ASIC is also looking at issuing a guidance on cyber resilience, which would include these key concepts:

  • the attention of the board and senior management is critical to a successful cyber resilience strategy;
  • the ability to resume operations quickly and safely after malicious cyber activities is paramount;
  • providers should make use of good-quality threat intelligence and rigorous testing;
  • cyber resilience requires a process of continuous improvement; and
  • cyber resilience cannot be achieved by a financial market provider alone, it is a collective effort of the whole ecosystem.

ASIC expects that the Cyber Guidance will be finalised in the second half of 2016.

Key questions for an organisation's board of directors

The ASIC report emphasises that managing cyber risk is a crucial part of the role of an organisation's board of directors and senior management. ASIC encourages board members to address the following key questions when reviewing their risk management frameworks:

  1. Are cyber risks an integral part of the organisation's risk management framework?
  2. How often is the cyber resilience program reviewed at the board level?
  3. What risk is posed by cyber threats to the organisation's business?
  4. Does the board need further expertise to understand the risk?
  5. How can cyber risk be monitored and what escalation triggers should be adopted?
  6. What is the people strategy around cybersecurity?
  7. What is in place to protect critical information assets?
  8. What needs to occur in the event of a breach?

Continuous improvement and board involvement needed to maintain cyber resilience - along with a good insurance policy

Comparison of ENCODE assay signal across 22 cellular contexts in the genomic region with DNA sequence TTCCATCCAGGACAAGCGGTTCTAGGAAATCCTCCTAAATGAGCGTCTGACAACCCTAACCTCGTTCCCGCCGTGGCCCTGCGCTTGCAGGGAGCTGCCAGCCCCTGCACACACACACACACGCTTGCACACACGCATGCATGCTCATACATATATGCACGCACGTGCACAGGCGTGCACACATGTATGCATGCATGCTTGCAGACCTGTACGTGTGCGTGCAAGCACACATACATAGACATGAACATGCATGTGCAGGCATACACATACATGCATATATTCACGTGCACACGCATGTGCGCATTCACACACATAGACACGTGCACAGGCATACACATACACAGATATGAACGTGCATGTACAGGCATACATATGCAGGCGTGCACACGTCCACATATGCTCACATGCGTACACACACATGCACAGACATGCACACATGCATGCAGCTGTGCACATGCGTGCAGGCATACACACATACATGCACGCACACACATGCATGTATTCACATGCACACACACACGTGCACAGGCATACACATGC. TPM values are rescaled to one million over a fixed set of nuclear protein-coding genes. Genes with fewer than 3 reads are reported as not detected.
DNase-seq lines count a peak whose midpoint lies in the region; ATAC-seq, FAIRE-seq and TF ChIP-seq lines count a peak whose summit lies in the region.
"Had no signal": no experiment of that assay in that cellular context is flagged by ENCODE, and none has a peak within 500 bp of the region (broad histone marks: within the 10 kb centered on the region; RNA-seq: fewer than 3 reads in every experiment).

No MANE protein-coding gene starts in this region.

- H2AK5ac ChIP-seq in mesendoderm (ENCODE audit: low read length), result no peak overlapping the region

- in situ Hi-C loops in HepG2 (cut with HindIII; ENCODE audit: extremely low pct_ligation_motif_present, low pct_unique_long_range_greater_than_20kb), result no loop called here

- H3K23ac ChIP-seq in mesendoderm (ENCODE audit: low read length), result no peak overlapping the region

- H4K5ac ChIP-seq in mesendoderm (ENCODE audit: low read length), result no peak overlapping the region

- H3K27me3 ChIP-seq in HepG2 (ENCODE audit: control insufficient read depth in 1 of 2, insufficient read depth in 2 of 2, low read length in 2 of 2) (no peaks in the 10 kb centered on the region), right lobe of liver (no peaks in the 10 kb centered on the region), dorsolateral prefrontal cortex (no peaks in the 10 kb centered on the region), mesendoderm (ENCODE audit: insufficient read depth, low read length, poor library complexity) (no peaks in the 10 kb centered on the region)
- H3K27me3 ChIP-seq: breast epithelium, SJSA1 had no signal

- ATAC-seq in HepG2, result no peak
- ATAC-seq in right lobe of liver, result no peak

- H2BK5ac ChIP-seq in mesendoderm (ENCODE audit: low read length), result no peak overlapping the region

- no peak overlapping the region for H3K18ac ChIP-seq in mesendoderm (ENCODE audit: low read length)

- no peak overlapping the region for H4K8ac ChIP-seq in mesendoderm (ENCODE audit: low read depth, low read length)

Although the overall results of the self-assessments indicated a high level of cyber resilience within the organisations, the report cautions that the weakest link is often the real measure of an organisation or industry’s cyber resilience. For this reason, ASIC suggests that organisations ensure good practices are in place for assessing cyber risk and driving continuous improvement.

The report reflects ASIC’s increasing interest in monitoring the cyber resilience of organisations in Australia’s financial sector, given their central role in the Australian economy. However, ASIC notes that the cyber resilience of its “regulated population” more broadly will be a key focus moving forward.

ASIC expects that an organisation’s cyber resilience framework must continuously evolve to cope with the dynamic nature of cyber threats. It is essential for an organisation to have a long-term and comprehensive commitment to cyber resilience to deal with the issue of cyber threats.

Of particular interest is the emphasis that ASIC places on the responsibility for cyber resilience as an issue for an organisation's board of directors. There seems to be an ongoing increase in the exposure to cyber risks. Therefore, this presents a growing risk of potential liability for directors and officers who will need to consider carefully this risk to their organisation when discharging their duties. The need for sound risk management is essential, including through the use of insurance where appropriate (both D&O and cyber risk insurance policies).